Sunday, January 30, 2011


Girlie (1995 - 2011)
(Photo courtesy of Silas Kaumakahia)

She was of no pedigree lineage.  Instead, she could have been the  poster canine for POI DOG OF THE YEAR.

But what she lacked in purity of heritage, she more than excelled  in purity of heart.

She was the faithful companion of my brother, Charlie, for thirteen years.

Charlie estimates her age at death at fifteen years.  That's the equivalent of one hundred and five human years.

At the end, she could barely move anywhere outside of her one square yard of living area.

Girlie was stricken with severe arthritis.  She was also blind.

When my wife, adult children, and I visited our Kauai family in late December of 2010, we remember seeing Girlie walking stiffly in tight circles on or near her resting space just outside of the front entrance to my sister and brother-in-law's home.

Not unlike a human elder finding comfort in ever-decreasing perimeters, Girlie was content to live in her tiny and insignificant space.

But in my brother's heart, she possessed and traveled through prime real estate that had no boundaries.

On the evening of Girlie's death, Charlie looked through old pictures and watched videos of his dear, departed friend.  He thought it would bring him comfort.  Instead, he was stricken with anguish and sadness.

In Isaiah 11:6, we read:

The wolf also shall dwell with the lamb, and the leopard shall lie down with the kid; and the calf and the young lion and the fatling together; and a little child shall lead them.
Charlie can find solace in knowing that there will be animals in heaven.

Someday, when he stands at the threshold of heaven, it's reassuring to know that Girlie will be there to greet him.

100 DAI-RIKI SCUD FLY TYING FISHING HOOKS--SIZES 8, 10, 12, 14, and/or 18!

Dai-Riki 135 Scud Fly Hook
(Photo courtesy Lords of the Fly)

Aloha, fly tying ladies and gentlemen!  We have for your shopping pleasure today 


(Your choice of sizes 

8, 10, 12, 14, 

16, and 18)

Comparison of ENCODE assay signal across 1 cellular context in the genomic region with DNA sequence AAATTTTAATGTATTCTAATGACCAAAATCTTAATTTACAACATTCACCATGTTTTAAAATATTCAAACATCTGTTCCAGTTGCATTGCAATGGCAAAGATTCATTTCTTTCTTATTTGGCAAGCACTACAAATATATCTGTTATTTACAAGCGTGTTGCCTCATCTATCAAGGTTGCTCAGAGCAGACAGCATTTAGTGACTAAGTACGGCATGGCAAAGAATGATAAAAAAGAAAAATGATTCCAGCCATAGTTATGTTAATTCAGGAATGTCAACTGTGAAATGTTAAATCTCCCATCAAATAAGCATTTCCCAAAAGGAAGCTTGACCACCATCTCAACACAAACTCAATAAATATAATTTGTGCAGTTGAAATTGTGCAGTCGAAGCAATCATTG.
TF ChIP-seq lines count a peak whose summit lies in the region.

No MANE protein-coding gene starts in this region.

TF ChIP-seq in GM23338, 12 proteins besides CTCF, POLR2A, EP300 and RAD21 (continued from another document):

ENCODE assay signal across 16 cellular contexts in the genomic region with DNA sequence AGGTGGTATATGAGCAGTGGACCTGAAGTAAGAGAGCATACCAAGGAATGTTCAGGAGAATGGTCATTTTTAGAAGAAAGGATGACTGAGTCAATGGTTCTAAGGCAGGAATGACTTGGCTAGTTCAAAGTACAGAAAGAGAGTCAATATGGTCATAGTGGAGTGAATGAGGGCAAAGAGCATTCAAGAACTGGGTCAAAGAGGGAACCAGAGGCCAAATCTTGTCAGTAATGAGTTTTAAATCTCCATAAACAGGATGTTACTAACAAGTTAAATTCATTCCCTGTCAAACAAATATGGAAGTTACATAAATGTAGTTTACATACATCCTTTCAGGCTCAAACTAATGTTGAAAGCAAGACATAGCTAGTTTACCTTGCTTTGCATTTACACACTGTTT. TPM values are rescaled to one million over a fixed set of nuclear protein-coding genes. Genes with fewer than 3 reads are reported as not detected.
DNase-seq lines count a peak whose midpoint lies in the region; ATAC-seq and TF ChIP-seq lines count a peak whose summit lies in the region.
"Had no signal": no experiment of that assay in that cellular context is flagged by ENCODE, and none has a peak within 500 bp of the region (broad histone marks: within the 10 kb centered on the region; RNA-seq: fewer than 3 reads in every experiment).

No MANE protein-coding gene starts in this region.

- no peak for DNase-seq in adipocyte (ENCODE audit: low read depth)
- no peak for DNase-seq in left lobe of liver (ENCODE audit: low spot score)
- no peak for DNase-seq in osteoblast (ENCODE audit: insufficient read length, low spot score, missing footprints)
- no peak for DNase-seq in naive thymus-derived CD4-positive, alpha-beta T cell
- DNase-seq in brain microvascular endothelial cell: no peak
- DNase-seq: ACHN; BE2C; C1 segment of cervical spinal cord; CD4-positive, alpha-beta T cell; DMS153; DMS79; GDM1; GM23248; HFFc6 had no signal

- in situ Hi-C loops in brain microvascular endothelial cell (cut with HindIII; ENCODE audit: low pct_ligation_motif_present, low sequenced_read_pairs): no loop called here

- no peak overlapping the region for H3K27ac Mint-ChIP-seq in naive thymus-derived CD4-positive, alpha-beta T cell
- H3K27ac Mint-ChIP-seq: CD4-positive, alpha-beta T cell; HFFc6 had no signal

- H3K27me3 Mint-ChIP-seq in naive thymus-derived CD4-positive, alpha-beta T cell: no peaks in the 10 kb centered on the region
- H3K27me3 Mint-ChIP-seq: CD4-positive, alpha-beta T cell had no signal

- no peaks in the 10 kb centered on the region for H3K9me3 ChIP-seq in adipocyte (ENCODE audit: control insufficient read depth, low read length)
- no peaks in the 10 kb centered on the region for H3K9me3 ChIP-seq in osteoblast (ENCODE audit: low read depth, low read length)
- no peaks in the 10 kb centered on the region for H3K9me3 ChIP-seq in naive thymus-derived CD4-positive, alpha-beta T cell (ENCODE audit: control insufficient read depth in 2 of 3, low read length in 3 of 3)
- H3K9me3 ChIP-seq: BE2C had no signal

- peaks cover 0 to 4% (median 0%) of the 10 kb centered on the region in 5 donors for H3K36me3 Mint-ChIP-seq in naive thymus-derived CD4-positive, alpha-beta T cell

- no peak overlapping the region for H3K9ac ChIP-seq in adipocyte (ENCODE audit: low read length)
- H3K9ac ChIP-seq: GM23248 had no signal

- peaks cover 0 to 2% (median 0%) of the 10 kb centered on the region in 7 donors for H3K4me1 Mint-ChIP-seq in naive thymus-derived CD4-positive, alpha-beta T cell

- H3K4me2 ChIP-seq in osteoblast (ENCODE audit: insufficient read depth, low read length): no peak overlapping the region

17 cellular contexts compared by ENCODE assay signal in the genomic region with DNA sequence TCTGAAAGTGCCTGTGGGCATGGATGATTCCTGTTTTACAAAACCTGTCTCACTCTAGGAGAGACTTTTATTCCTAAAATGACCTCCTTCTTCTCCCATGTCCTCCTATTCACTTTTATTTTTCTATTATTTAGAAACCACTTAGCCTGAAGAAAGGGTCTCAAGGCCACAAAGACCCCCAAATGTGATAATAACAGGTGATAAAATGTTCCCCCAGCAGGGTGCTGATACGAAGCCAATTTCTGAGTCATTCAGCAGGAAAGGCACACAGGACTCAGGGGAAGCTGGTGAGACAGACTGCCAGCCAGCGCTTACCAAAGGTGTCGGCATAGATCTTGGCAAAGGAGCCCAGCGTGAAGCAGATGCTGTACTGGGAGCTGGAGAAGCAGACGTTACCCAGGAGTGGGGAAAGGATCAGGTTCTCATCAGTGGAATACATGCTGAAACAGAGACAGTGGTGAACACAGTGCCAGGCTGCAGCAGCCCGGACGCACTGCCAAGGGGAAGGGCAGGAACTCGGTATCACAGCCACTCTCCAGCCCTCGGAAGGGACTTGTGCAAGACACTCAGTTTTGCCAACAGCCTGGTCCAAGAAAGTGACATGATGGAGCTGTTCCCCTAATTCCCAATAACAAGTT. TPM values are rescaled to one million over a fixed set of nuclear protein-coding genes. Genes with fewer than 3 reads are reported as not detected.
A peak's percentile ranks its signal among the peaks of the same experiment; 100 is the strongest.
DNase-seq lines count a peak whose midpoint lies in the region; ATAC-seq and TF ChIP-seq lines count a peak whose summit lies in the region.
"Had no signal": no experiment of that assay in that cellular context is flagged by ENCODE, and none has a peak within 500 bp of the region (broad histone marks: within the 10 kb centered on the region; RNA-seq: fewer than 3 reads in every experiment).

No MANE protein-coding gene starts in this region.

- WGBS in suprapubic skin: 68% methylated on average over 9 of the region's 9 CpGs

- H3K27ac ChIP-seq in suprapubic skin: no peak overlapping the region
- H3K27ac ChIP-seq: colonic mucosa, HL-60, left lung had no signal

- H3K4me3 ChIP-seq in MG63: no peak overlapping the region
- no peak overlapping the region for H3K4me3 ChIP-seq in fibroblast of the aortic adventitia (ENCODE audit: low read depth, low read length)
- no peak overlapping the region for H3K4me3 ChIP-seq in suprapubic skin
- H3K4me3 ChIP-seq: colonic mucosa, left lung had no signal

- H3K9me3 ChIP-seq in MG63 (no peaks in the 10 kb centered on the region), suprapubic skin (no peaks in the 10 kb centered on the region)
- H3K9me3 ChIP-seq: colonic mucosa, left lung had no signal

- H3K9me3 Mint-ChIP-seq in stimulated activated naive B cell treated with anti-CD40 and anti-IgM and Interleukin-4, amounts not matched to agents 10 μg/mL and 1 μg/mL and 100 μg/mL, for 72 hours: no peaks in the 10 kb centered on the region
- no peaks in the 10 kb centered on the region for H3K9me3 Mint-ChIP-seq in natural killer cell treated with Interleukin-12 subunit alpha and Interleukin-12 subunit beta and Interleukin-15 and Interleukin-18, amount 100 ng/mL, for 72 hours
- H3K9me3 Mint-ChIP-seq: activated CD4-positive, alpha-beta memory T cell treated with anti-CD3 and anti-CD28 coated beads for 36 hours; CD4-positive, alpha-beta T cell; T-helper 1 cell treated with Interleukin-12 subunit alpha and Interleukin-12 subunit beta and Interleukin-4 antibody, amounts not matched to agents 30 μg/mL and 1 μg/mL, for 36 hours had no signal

That’s right! You will receive 100 of these internationally acclaimed hooks in your choice of sizes 8, 10, 12, 14, and/or 18.  

Choose 100 of one size or mix and match sizes in 25
-hook lots.  

However you place your order, the price is very affordable at $10.00 per 100 hooks.

Featuring a curved shank and slightly offset bend, the Dai Riki 135 is a superb choice for tying your favorite scud, caddis pupa, and larva patterns. It’s a great hook for nymph and bead head flies as well. The Dai-Riki 135 has a downturned eye and is composed of 1X strong wire. It is 1X short and has a reversed bend and bronze finish. It is comparable to a Mustad AC80200BR, Tiemco 2457, or Daiichi 1150. Dai Riki hooks are made out of high carbon steel and are chemically sharpened. You're gonna love these Dai Riki hooks for tying your favorite flies.

eMail us at: with your order and/or questions.

We accept PayPal.  

Thank you very much for your time and interest.

Welcome back anytime!


Sunday, January 23, 2011


View from Princeville at Hanalei

There are times when one will flow with the crowd.  

Social conformity, after all, is a requisite for a civilized and progressive nation.

There are times, however, when one must stand apart from the majority.  Times when one must draw a definitive line in the sand and declare,  "I disagree with what you're doing.  I choose something better for myself."

It's a matter of principle.  A matter of character.  A matter of courage.

It could also be the one choice that makes a significant difference.

Case in point:  My brother, Charlie (aka Silas Kaumakahia Aqui).

Several months ago, Charlie made the tough but very sound decision to quit smoking and drinking.

He didn't pussyfoot around with patches or programs or a slow and steady weaning from the nicotine and alcohol.

He just made up his mind to quit.  And he quit.  For good.

You see, we have a brother who, without warning, collapsed as a result of a brain aneurysm.  A lifestyle of poor choices--yes, including nicotine and alcohol.  Lots of both.  Poisons that are seductively alluring, overpowering, and controlling.

Thankfully, our brother survived and is currently traveling the challenging and sometimes rocky road of recovery.

Charlie quit smoking and drinking as a result of what had happened to our brother.  As the addictive poisons gradually left his body, he became reacquainted with the inherent beauty of a lifestyle that is totally void of mind-numbing chemicals.

It was as if his life made a quantum leap from being a film noir movie to living like a blu-ray DVD.

His food tasted better.  His passion for the laid back island way of living was renewed.  His love for all things Hawaiiana, especially his free diving and fishing for reef inhabitants, like the octopus (please see previous blogs, using octopus as a key search word), was enhanced tenfold.

Charlie rediscovered his appetite for life itself.